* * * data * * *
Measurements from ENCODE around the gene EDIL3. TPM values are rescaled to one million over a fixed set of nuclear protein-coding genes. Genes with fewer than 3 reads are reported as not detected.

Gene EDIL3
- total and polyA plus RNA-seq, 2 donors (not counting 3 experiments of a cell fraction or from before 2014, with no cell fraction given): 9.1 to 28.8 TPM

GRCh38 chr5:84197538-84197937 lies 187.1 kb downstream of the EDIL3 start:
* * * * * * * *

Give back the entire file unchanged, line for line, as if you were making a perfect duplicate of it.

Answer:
Measurements from ENCODE around the gene EDIL3. TPM values are rescaled to one million over a fixed set of nuclear protein-coding genes. Genes with fewer than 3 reads are reported as not detected.

Gene EDIL3
- total and polyA plus RNA-seq, 2 donors (not counting 3 experiments of a cell fraction or from before 2014, with no cell fraction given): 9.1 to 28.8 TPM

GRCh38 chr5:84197538-84197937 lies 187.1 kb downstream of the EDIL3 start: